Slowing down, taking time to think, and to heal is hard to do. But I know from firsthand experience, it works.

Honest reflection is a part of growth and necessary whether you are standing still or traveling the world. Don’t fight it; invite it.  

Action and courage go hand-in-hand. Note to self: the first step may seem the hardest, yet sometimes life gets even worse before it gets better; try not to worry and just keep moving forward.

When traveling, don’t forget to pack patience and a sense of humor.Happiness is my constant traveling  companion, if I only remember to open my suitcase.”

Time is our friend – even when it feels heavy – and it can help heal wounds, if we let it. Life is a marathon not a sprint.

After writing “Honeymoon with My Brother”, Franz and Kurt headed back on the road, which led to a second book; a happy marriage and two kids for Franz. He and his brother Kurt are best buddies; their lives are good. To read more about Franz, Kurt and their journey, click here, here or here.

To get a new look on life, scroll down and see the view from my host family’s home in the eastern suburbs of Tbilisi, Georgia . . . 

Close-up view from my bedroom window.

 

Stepping back from my bedroom window.

Long shot from my bedroom window.

Nearby house on sunny day from bedroom.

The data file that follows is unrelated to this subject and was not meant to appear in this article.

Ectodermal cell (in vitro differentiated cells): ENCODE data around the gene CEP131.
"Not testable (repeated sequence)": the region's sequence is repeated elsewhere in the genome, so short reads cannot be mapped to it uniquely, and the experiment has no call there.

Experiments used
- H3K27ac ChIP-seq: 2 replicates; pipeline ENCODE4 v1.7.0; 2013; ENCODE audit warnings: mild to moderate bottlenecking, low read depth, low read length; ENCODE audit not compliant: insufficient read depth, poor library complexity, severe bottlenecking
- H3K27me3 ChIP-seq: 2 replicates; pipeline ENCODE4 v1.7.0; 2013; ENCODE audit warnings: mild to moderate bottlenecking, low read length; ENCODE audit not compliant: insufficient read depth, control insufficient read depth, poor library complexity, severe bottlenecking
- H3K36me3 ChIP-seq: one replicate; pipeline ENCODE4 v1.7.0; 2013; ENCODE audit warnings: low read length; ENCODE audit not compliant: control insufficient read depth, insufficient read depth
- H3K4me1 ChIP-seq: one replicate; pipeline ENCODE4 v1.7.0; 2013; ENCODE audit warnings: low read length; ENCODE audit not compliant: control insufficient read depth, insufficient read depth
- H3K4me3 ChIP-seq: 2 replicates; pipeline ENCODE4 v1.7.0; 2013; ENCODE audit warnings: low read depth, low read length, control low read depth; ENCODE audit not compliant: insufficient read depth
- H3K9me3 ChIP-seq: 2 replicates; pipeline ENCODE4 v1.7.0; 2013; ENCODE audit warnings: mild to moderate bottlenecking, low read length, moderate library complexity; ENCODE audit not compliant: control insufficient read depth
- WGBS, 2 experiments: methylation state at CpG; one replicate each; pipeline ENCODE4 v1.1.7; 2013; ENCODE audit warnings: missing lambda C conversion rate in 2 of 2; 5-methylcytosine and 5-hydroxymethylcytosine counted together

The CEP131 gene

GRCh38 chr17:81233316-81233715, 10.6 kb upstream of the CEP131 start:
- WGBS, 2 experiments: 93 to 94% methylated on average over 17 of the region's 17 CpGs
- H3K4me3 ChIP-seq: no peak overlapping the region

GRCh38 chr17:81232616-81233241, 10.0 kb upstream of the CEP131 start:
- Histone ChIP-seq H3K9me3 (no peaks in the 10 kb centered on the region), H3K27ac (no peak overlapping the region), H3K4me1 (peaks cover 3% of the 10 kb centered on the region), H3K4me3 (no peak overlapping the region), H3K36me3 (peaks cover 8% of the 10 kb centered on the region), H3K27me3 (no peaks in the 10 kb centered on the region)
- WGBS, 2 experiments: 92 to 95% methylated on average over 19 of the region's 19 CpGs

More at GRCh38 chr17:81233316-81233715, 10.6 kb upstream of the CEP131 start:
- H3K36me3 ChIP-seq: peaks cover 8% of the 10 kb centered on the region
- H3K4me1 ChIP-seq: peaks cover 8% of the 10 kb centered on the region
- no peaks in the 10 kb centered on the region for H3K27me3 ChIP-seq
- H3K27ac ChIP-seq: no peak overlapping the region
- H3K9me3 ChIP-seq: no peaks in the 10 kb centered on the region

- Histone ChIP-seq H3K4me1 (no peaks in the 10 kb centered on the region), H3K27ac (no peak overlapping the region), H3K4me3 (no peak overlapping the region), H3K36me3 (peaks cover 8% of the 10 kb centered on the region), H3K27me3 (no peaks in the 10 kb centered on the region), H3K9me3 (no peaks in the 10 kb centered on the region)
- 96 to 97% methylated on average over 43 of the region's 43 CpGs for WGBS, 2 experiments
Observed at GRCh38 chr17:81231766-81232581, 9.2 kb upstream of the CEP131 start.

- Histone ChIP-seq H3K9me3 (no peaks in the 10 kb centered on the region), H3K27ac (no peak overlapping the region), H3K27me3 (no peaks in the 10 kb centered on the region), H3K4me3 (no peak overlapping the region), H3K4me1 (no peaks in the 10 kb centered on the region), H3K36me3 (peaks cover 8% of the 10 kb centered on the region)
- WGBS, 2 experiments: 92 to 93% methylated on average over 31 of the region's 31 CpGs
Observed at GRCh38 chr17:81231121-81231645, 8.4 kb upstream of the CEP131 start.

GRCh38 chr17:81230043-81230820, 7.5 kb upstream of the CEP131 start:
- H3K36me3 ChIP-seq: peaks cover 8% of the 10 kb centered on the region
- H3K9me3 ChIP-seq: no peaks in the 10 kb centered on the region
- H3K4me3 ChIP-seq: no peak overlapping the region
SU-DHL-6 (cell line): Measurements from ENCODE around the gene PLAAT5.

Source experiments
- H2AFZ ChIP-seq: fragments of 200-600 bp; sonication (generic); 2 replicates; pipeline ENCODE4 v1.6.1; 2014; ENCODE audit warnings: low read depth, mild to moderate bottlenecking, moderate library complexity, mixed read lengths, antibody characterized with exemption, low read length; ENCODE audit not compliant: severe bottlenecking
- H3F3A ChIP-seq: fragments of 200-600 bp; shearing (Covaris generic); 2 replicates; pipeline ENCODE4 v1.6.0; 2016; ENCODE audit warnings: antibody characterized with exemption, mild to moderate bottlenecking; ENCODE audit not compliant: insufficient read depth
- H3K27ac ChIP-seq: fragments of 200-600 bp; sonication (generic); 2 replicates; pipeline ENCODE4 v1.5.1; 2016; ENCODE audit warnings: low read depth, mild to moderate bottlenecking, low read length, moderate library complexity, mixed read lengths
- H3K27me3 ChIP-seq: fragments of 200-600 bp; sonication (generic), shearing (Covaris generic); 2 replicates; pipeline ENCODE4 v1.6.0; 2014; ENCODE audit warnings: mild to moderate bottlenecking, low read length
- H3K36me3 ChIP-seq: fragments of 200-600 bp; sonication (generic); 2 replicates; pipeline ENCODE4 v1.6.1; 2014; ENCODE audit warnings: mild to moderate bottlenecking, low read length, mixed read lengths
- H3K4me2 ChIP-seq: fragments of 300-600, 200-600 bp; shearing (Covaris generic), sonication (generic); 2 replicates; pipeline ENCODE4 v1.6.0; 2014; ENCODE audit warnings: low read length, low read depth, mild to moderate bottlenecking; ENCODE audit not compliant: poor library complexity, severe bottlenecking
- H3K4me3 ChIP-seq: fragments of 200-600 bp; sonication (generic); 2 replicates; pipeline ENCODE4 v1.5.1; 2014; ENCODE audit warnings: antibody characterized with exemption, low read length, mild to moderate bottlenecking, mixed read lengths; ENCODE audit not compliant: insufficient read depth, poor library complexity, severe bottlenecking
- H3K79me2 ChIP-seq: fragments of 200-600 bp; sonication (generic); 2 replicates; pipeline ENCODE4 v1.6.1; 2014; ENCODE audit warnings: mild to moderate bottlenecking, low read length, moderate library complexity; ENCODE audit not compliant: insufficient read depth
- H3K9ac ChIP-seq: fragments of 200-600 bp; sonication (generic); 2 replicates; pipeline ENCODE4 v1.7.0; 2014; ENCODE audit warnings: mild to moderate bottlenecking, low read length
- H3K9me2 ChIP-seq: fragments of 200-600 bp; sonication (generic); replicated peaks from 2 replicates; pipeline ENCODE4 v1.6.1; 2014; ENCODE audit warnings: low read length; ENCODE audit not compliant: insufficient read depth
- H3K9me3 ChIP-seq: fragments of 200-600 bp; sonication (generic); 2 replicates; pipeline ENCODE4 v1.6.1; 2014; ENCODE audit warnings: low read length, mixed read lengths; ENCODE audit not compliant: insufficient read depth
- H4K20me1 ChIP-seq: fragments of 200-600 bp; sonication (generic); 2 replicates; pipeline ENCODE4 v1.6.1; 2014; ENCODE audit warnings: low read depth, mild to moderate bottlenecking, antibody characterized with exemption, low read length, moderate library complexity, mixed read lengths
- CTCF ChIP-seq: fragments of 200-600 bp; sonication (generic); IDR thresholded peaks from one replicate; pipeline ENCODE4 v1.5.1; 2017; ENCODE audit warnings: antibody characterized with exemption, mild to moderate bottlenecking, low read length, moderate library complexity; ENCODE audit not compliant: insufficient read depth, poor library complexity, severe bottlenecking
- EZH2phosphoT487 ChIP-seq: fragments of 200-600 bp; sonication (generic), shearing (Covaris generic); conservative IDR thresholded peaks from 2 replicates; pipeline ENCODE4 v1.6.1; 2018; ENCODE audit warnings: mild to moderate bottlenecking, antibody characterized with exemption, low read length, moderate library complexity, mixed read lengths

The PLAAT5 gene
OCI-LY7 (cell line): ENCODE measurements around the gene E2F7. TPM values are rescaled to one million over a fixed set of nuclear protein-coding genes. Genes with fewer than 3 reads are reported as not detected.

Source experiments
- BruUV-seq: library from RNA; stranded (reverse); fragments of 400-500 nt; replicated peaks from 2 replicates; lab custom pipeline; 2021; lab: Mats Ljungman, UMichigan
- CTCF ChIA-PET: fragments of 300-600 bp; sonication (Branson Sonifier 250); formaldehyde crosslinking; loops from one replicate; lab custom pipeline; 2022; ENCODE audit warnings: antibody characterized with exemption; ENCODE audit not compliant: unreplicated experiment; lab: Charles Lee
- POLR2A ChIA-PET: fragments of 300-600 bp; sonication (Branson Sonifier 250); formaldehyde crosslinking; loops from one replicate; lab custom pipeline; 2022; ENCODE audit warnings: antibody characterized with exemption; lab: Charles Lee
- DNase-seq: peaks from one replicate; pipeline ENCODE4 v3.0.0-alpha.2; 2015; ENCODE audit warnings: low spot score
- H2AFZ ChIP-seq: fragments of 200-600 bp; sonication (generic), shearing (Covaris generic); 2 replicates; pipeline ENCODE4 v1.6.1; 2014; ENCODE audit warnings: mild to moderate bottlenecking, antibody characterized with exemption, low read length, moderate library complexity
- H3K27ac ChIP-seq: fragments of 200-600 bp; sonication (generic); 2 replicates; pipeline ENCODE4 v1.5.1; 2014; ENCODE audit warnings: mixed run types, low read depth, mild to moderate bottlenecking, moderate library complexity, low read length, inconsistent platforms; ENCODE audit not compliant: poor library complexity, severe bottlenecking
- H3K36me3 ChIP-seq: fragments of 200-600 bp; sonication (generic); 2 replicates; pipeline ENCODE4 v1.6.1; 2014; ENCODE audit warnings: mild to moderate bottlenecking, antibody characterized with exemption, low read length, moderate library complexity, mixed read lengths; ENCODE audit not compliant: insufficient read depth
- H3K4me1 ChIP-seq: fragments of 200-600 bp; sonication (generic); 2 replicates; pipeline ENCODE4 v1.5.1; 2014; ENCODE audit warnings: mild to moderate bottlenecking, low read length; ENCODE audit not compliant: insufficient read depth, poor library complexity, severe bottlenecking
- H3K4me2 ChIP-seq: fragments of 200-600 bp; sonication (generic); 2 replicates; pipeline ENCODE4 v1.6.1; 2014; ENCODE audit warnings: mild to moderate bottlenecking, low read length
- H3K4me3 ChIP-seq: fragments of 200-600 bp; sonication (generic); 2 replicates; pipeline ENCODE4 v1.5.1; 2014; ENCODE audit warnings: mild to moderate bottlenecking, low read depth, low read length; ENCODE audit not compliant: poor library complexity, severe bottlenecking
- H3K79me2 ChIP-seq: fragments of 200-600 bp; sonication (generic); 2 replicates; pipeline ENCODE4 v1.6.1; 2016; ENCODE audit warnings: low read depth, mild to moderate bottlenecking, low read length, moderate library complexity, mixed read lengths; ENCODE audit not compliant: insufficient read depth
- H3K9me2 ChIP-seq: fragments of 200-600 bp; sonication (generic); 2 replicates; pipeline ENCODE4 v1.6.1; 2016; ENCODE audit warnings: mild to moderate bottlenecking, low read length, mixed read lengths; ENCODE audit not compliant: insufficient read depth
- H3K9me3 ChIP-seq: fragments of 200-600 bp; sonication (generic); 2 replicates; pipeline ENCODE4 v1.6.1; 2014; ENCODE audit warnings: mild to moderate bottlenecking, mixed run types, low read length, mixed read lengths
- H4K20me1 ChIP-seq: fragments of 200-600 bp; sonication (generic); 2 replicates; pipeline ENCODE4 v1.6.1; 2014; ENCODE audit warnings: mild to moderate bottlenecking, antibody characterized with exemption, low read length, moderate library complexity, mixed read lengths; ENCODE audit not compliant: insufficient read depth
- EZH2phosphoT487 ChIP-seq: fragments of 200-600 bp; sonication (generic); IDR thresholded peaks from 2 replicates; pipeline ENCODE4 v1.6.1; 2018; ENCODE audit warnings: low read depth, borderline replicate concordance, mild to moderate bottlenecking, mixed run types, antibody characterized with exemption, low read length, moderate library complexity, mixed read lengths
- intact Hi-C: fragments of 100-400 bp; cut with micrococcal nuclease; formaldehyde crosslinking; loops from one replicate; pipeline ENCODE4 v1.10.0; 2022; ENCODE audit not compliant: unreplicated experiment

Early morning rainbow from the balcony.

Second shot of the morning from the balcony.

Wider view – see my bus stop?

Mountains can be seen everywhere!

Broader view from the balcony.

This is a good example of the thousands of apartment buildings in Georgia.

PS As always, the book cover is included for illustrative purposes, not to suggest you buy!

3 Responses to ““Honeymoon with My Brother””

  1. Patrice Says:

    I love the apartment building close-up photo, too. The building is tan, but in the sun that morning it looked like gold. The close-up is of the building on the right in the distance in the 5th and 6th photos.

  2. Marci Says:

    I love your photos, what great views. The first photo captivated me the most. And is that a dog in the middle of the street just laying around near your bus stop? That cracked me up.

    I’ll pick this book for my book club. Thanks for the suggestion.

    • Patrice Says:

      Thank you! Love the smoke in that one. The photo was shot about 8 a.m. with the most beautiful sunlight bursting through the clouds after days of overcast skies. Love that folks now have a view of what I see every morning.

      Yes to dog, unfortunately there are lots of strays.


Let us know what you are thinking . . .

Fill in your details below or click an icon to log in:

WordPress.com Logo

You are commenting using your WordPress.com account. Log Out / Change )

Twitter picture

You are commenting using your Twitter account. Log Out / Change )

Facebook photo

You are commenting using your Facebook account. Log Out / Change )

Google+ photo

You are commenting using your Google+ account. Log Out / Change )

Connecting to %s

%d bloggers like this: